What coach Drew Maddux has done at Christ Presbyterian Academy has been just as impressive. The Lions were nowhere on anybody’s basketball radar, but when the former Vanderbilt hoopster took over at CPA, the same kids who played for  Maddux on the AAU circuit decided they wanted to play for him in high school, too. Maddux has gone an incredible 169-39 coming into this season, and with future college basketball players like Jalen Lindsey and Jake Allsmiller, they should be bringing home more trophies this spring, too.

Best upset: TSU over Murray State (basketball)
On the morning of February 10, 23-0 Murray State was college basketball’s only unbeaten team, and was ranked No. 9 in the country. The streak would end that night, as Tennessee State came to Murray and shocked the Racers by a 72-69 score. Robert Covington had 18 points and eight rebounds, and the TSU bench out-scored its Murray counterparts by a 30-10 count.

Best game: Vanderbilt beats Kentucky in the SEC Basketball Tournament
A 32-1 Kentucky squad was ranked No. 1 in the country. It had won 14 of the last 25 SEC Tournament titles, and when it led Vanderbilt by seven with 5:22 to play, No. 15 seemed inevitable. But the Commodores went on a 14-1 run over the next few minutes, with the key play being freshman Kedren Johnson’s three-point play with less than two minutes left to give VU a 65-62 lead, and VU hung on to win, 71-64 over the eventual national champions.

Best play: Vanderbilt’s triple steal against Florida
I have, in my lifetime, watched all or parts of thousands of baseball games, but on May 27 of this year, I saw something I have never seen before, and may never see again: a simultaneous steal of second, third and home in Vanderbilt’s SEC Tournament game against arch-nemesis Florida.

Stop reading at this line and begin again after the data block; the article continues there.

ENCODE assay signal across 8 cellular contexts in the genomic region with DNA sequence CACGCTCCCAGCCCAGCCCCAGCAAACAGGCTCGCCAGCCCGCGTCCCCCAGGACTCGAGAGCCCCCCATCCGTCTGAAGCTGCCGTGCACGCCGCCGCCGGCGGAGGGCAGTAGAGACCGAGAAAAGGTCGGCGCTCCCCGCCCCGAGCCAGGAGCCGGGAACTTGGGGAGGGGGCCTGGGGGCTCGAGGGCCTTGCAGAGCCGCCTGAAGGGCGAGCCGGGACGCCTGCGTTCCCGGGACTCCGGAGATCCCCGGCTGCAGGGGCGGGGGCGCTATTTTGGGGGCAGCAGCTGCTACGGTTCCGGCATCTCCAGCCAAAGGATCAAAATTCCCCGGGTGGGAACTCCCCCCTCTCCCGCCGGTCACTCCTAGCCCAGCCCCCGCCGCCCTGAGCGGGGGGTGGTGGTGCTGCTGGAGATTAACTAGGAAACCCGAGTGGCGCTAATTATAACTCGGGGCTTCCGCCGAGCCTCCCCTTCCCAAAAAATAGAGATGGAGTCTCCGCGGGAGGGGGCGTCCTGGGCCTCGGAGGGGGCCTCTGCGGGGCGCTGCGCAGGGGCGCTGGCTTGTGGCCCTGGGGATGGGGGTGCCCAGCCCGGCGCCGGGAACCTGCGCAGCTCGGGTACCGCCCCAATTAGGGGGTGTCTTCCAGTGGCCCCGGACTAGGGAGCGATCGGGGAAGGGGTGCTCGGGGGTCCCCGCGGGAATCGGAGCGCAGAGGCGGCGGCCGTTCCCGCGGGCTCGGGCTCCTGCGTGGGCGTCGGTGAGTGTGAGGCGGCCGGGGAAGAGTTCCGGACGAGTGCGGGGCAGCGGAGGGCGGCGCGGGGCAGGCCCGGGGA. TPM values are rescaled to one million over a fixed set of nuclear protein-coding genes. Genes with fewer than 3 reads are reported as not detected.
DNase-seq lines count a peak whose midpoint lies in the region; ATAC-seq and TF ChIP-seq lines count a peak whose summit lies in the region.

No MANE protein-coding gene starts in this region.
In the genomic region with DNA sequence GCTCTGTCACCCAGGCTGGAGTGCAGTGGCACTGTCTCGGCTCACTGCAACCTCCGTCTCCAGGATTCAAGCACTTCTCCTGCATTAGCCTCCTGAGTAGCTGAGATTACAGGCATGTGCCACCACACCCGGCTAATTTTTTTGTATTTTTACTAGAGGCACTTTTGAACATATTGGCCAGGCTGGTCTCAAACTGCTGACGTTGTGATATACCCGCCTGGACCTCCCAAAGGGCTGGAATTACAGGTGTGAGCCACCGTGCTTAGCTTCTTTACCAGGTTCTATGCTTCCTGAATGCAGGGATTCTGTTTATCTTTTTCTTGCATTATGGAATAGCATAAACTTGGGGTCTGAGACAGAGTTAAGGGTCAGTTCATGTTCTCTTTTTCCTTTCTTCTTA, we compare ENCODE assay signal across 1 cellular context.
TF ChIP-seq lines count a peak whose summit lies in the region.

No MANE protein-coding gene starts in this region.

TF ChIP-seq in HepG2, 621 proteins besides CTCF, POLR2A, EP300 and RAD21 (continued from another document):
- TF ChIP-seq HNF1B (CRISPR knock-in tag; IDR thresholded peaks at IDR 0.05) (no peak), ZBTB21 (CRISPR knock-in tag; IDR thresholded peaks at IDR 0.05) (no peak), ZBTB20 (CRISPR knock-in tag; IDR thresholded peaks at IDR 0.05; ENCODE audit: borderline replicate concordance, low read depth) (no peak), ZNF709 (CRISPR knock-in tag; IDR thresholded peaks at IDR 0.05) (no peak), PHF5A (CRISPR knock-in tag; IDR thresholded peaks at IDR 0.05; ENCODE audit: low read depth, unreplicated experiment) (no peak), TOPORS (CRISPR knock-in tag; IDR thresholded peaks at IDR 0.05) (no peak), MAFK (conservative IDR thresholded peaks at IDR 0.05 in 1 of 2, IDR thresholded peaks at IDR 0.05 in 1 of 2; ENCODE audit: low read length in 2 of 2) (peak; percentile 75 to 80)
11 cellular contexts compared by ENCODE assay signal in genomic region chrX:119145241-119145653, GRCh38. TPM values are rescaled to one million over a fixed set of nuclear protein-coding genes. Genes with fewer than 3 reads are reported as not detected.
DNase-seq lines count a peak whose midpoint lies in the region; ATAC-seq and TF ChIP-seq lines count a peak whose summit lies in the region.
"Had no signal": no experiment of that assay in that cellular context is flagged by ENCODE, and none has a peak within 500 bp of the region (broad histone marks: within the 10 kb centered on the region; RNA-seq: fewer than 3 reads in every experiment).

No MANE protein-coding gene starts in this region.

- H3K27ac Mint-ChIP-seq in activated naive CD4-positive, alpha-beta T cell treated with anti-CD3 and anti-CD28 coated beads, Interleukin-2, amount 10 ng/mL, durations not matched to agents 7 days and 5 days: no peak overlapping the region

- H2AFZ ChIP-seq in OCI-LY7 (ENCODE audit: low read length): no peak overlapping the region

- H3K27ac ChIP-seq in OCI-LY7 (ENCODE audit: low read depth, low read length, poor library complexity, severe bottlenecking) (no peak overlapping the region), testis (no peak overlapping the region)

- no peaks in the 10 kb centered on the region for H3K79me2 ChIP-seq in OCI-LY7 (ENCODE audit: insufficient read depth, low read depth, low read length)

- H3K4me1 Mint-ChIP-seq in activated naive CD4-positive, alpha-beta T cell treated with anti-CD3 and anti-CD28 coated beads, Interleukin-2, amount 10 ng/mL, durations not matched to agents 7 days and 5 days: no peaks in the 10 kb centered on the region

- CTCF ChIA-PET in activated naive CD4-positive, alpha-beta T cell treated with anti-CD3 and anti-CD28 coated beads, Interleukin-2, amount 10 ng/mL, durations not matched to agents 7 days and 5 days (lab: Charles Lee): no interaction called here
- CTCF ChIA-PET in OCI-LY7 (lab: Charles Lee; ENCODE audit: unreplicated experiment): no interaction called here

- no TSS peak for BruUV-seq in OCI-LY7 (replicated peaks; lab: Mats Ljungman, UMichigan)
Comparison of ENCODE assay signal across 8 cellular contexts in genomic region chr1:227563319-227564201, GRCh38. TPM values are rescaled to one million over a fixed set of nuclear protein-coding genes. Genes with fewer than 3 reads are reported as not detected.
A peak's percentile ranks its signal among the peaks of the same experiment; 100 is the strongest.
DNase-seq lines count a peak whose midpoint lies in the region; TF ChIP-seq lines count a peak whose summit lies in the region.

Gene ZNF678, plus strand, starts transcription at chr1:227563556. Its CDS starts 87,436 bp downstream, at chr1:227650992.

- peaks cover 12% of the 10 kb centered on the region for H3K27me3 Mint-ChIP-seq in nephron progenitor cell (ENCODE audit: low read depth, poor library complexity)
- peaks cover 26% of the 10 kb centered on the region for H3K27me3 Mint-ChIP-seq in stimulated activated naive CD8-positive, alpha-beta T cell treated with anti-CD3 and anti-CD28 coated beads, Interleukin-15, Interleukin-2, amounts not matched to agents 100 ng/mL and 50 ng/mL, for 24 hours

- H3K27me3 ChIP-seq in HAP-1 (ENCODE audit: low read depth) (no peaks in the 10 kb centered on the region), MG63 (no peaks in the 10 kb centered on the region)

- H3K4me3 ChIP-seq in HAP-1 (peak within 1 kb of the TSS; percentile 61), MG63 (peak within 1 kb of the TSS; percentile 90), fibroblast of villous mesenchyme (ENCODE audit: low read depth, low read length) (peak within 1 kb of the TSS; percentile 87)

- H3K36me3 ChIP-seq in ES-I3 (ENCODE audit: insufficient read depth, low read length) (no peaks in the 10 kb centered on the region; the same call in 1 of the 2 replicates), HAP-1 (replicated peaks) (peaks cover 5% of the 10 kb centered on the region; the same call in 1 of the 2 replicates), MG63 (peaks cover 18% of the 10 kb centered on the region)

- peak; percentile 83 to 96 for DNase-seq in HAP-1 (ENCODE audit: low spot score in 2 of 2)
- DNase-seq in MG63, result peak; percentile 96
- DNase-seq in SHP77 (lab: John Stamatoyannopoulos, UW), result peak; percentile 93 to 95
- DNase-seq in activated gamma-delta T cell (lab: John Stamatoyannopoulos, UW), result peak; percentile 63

To set the stage: the Commodores had just stunned the Gators and superstar closer Austin Maddox by turning a 4-3, ninth-inning deficit into a 5-4 lead, and still had the bases loaded with freshman Will Cooper at the plate and two outs. Junior shortstop Anthony Gomez took a lead off third base, and had been conversing with coach Tim Corbin (stationed in the third-base coaching box) about timing Maddox’s delivery to the plate.

Corbin has instructed the dugout to time Maddox’s next pitch to get a gauge on whether Gomez might have time to swipe home on a future pitch, when Gomez decided he didn’t need a stopwatch to tell him he could make it. Before Maddox even released the next pitch, Gomez was on a dead sprint for home. UF catcher Mike Zunino never even saw Gomez, not that it mattered since for Gomez slid and touched home with his foot about the time Zunino got the ball.

While the Gators took a second or two to digest the shock of what just happened, Conrad Gregor took off for third, and Spencer Navin, for second. Zunino’s throw went to second, but it was too late. Cooper would later smack an 0-2 pitch to right for two more runs, and the Commodores eventually won the game, 8-6.